Sugar-free may be bitter

On a lazy working afternoon, you bunk work and instead sit back in a chic café and relax, relishing a sugar-free red velvet pastry and a sugar-free macaron with chocolate ganache. The ‘sugar-free’ appendage to these confectionaries has triggered your appetite, letting you to perceive that eating a pastry and a macaron, maybe even two, could do no harm to either your calories or to your blood sugar levels.

But what you’ve perhaps never factored in is what ‘sugar-free’ actually means? And how much of it can you really consume in one go?

Let’s put on our binoculars and decode the ‘sugar-free’ label, and we shall certainly come across artificial sweeteners like sucralose, aspartame, neotame, acesulfame potassium-K, or other such outlandishly spelled words. Artificial sweeteners are synthetic sugar substitutes, extracted from herbs or from sugar itself, and are highly intense, since they appear 400-600 times sweeter to the tongue than sugar. And all of these sweetened replacements inflict some harm to the body if their consumption goes unchecked.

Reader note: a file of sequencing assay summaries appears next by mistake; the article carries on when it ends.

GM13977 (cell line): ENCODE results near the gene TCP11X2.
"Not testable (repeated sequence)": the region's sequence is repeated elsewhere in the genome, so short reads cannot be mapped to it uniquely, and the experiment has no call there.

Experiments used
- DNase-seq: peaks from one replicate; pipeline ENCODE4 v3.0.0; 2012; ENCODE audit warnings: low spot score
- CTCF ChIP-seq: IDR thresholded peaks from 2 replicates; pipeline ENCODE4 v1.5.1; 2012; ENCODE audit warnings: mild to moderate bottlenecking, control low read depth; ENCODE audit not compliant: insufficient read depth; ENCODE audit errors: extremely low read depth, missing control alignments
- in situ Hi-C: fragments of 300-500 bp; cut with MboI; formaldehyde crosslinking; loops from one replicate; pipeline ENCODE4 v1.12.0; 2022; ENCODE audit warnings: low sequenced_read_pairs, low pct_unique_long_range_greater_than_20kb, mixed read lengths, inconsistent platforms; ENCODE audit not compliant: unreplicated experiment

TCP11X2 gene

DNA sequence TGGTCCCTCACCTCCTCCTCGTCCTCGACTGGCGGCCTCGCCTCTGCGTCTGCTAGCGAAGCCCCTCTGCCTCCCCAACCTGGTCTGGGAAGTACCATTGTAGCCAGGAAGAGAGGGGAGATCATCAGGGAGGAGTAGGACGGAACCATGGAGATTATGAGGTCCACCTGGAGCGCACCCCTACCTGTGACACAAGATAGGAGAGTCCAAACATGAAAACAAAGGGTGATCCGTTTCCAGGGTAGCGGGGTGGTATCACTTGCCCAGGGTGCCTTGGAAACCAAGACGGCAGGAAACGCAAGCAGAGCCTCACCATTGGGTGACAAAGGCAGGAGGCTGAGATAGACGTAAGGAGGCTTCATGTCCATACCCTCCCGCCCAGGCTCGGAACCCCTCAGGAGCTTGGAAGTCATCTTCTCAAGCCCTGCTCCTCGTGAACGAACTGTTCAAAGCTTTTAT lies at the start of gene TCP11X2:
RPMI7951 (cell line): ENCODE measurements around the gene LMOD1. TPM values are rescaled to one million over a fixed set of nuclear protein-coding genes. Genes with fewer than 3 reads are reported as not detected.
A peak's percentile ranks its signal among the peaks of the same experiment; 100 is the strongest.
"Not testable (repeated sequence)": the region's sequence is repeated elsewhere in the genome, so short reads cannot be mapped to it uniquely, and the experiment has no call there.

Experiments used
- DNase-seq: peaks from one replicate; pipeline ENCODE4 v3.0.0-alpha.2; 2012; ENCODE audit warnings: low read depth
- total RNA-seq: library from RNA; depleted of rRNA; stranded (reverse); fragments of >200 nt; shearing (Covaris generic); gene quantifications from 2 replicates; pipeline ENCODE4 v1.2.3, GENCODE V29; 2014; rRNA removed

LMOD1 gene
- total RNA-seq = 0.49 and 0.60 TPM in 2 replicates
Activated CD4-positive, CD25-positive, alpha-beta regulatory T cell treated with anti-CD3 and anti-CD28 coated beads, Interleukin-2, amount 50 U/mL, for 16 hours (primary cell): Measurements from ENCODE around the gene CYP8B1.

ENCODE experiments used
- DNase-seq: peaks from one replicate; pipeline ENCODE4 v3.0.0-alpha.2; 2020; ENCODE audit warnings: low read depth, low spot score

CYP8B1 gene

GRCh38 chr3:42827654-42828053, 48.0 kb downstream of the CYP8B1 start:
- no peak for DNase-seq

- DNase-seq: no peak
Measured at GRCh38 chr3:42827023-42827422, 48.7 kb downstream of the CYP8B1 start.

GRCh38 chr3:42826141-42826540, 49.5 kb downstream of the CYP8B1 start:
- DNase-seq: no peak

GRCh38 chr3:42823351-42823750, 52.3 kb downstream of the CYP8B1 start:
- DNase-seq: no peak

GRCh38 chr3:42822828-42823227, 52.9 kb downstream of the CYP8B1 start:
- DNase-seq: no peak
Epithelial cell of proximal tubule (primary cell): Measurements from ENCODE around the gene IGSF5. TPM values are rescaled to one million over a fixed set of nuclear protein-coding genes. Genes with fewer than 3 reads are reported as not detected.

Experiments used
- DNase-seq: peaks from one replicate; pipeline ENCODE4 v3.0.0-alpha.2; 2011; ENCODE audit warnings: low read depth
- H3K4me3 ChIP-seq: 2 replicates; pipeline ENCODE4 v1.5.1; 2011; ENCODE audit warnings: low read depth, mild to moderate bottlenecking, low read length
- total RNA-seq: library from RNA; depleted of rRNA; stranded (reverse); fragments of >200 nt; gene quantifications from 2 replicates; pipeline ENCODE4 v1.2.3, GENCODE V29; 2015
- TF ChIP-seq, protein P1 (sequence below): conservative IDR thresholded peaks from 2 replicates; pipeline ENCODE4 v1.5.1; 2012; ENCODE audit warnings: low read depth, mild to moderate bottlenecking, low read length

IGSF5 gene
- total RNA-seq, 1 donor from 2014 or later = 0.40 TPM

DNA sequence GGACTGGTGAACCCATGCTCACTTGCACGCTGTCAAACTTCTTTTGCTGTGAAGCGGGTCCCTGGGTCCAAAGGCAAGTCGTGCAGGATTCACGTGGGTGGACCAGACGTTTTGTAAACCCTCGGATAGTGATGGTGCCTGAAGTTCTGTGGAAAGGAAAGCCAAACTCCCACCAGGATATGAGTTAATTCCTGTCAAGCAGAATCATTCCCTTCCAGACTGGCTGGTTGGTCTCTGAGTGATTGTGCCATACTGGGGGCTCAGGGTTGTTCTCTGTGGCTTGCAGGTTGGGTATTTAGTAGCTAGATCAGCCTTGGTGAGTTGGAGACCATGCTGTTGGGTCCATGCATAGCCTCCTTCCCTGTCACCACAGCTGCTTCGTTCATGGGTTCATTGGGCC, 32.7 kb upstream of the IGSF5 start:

1. Artificial sweeteners interfere with the normal functioning of the gut bacteria, preventing them to grow. This can be damaging to health in the long run, as gut microbes are carry a positive impact on digestion and enhance our immunity.

2. Aspartame in particular can cause weight gain, anxiety and depression if consumed in huge quantities and on a frequent basis.

3. Studies indicate that sucralose can alter the glucose and insulin levels in the body.

4. Artificial sweeteners are known to wreak havoc with the body’s natural ability to regulate food intake. They often promote overeating; which in turn precipitates obesity and diabetes.

5. They are known to corrode the enamel and damage your dental health.

It’s therefore better to be prudent while consuming desserts, especially the sugar-free varietals. The next time you visit a bakery, or a café, or a restaurant, think before you leap and reach out to that enticing sugar-free dessert that dots the table.

Eat wise, eat right.

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